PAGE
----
The sweet orange is, for most of us, most of the time, the same thing as an orange. While there are other oranges -- the bitter orange (aka the Seville orange), the mandarin, and the citron -- most Americans will refer to these by their specific names, and when they say orange, they mean a sweet orange.

The sweet orange is believed to be a hybrid of the pomelo and the mandarin, and as such is given not a species name but a hybrid name: while we strongly suspect that it should be C. maxima × C. reticulata, it is commonly referred to as Citrus ×sinensis, as it was named before the hybridization was deduced; our first written record of the sweet orange was in China in 314 BCE.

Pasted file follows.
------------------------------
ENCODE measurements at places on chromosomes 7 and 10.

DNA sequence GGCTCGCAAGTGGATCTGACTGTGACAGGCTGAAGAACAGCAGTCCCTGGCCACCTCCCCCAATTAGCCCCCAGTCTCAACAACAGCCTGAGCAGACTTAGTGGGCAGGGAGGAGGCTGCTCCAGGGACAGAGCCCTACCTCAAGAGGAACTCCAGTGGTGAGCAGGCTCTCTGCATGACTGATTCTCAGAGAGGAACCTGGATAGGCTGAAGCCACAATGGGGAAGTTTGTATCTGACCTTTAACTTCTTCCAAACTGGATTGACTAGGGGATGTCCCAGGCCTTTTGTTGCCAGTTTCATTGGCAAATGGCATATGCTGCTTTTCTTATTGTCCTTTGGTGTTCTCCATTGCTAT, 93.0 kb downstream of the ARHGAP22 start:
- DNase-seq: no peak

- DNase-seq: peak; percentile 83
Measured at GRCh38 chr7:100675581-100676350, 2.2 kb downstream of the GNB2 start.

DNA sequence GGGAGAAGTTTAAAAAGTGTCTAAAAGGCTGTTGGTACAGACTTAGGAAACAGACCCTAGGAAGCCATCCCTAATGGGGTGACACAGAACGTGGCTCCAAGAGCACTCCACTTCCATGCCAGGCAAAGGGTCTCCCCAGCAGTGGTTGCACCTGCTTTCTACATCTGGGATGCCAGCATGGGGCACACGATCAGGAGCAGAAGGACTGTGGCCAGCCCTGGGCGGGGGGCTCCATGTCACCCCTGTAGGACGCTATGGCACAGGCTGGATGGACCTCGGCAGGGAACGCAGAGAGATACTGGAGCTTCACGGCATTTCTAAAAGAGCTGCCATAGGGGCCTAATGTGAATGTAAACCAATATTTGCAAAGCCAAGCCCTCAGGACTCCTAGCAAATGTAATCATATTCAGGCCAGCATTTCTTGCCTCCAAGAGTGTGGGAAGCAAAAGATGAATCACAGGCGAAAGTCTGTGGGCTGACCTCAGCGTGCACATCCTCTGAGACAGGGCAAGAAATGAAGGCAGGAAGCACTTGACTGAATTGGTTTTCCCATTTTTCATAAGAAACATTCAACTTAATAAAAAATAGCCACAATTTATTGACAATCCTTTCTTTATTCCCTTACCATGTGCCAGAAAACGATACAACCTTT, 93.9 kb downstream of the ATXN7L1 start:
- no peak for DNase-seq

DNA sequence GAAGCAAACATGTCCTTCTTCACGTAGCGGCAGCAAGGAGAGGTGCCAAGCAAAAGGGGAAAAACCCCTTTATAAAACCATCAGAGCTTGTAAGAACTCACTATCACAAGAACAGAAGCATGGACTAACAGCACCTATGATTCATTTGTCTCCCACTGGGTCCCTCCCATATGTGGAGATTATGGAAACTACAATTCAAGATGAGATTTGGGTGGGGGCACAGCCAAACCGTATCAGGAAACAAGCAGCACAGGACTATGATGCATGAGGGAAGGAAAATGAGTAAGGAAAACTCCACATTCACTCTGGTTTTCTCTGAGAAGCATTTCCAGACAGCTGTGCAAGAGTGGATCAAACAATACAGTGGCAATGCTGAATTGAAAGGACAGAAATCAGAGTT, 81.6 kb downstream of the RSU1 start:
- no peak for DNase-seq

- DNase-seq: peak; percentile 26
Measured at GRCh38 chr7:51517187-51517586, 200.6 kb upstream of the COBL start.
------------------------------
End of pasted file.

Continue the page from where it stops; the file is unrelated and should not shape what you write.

Which is to say, the sweet orange has been under development for over 2000 years. As you might expect, it currently occurs in a number of cultivars, including the navel orange, the Valencia orange, the Hamlin orange (one of the most popular juice oranges in America), the Midsweet orange (a midseason juice orange), the Parson Brown orange (once the most popular juice orange, it's now losing ground to newer varieties), the Pineapple orange, the Cadanera orange, the Jaffa orange, and many many many more.

There are also many hybrids descended from the sweet orange, including the blood orange, the tangor, the kiyomi, the orangelo, and the grapefruit.

Iron Noder

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